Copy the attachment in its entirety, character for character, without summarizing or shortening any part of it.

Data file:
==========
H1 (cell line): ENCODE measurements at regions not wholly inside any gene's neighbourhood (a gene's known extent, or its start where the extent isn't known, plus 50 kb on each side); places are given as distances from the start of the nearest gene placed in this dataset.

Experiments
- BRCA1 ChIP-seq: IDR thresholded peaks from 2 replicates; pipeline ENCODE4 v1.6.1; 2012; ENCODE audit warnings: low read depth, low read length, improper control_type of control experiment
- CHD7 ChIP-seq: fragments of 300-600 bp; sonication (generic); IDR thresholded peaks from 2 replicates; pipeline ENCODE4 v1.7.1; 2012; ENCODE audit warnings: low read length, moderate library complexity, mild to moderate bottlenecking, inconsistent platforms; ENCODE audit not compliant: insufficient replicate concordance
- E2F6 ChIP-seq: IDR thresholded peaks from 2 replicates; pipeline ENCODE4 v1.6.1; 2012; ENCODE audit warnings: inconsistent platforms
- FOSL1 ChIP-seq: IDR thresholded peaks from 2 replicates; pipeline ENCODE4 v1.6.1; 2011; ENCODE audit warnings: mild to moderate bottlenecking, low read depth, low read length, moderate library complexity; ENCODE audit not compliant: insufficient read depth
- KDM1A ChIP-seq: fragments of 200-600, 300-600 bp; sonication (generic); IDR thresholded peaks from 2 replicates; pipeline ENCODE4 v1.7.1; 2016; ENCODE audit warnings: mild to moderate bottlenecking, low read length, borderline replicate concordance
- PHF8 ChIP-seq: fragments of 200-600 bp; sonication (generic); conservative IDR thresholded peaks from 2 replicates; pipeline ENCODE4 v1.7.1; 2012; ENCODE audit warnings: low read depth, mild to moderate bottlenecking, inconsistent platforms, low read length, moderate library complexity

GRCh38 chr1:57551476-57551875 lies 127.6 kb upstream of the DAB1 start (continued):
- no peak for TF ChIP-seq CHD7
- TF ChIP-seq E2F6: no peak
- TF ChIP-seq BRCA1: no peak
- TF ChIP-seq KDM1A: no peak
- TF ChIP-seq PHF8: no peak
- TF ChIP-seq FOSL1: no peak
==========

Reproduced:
H1 (cell line): ENCODE measurements at regions not wholly inside any gene's neighbourhood (a gene's known extent, or its start where the extent isn't known, plus 50 kb on each side); places are given as distances from the start of the nearest gene placed in this dataset.

Experiments
- BRCA1 ChIP-seq: IDR thresholded peaks from 2 replicates; pipeline ENCODE4 v1.6.1; 2012; ENCODE audit warnings: low read depth, low read length, improper control_type of control experiment
- CHD7 ChIP-seq: fragments of 300-600 bp; sonication (generic); IDR thresholded peaks from 2 replicates; pipeline ENCODE4 v1.7.1; 2012; ENCODE audit warnings: low read length, moderate library complexity, mild to moderate bottlenecking, inconsistent platforms; ENCODE audit not compliant: insufficient replicate concordance
- E2F6 ChIP-seq: IDR thresholded peaks from 2 replicates; pipeline ENCODE4 v1.6.1; 2012; ENCODE audit warnings: inconsistent platforms
- FOSL1 ChIP-seq: IDR thresholded peaks from 2 replicates; pipeline ENCODE4 v1.6.1; 2011; ENCODE audit warnings: mild to moderate bottlenecking, low read depth, low read length, moderate library complexity; ENCODE audit not compliant: insufficient read depth
- KDM1A ChIP-seq: fragments of 200-600, 300-600 bp; sonication (generic); IDR thresholded peaks from 2 replicates; pipeline ENCODE4 v1.7.1; 2016; ENCODE audit warnings: mild to moderate bottlenecking, low read length, borderline replicate concordance
- PHF8 ChIP-seq: fragments of 200-600 bp; sonication (generic); conservative IDR thresholded peaks from 2 replicates; pipeline ENCODE4 v1.7.1; 2012; ENCODE audit warnings: low read depth, mild to moderate bottlenecking, inconsistent platforms, low read length, moderate library complexity

GRCh38 chr1:57551476-57551875 lies 127.6 kb upstream of the DAB1 start (continued):
- no peak for TF ChIP-seq CHD7
- TF ChIP-seq E2F6: no peak
- TF ChIP-seq BRCA1: no peak
- TF ChIP-seq KDM1A: no peak
- TF ChIP-seq PHF8: no peak
- TF ChIP-seq FOSL1: no peak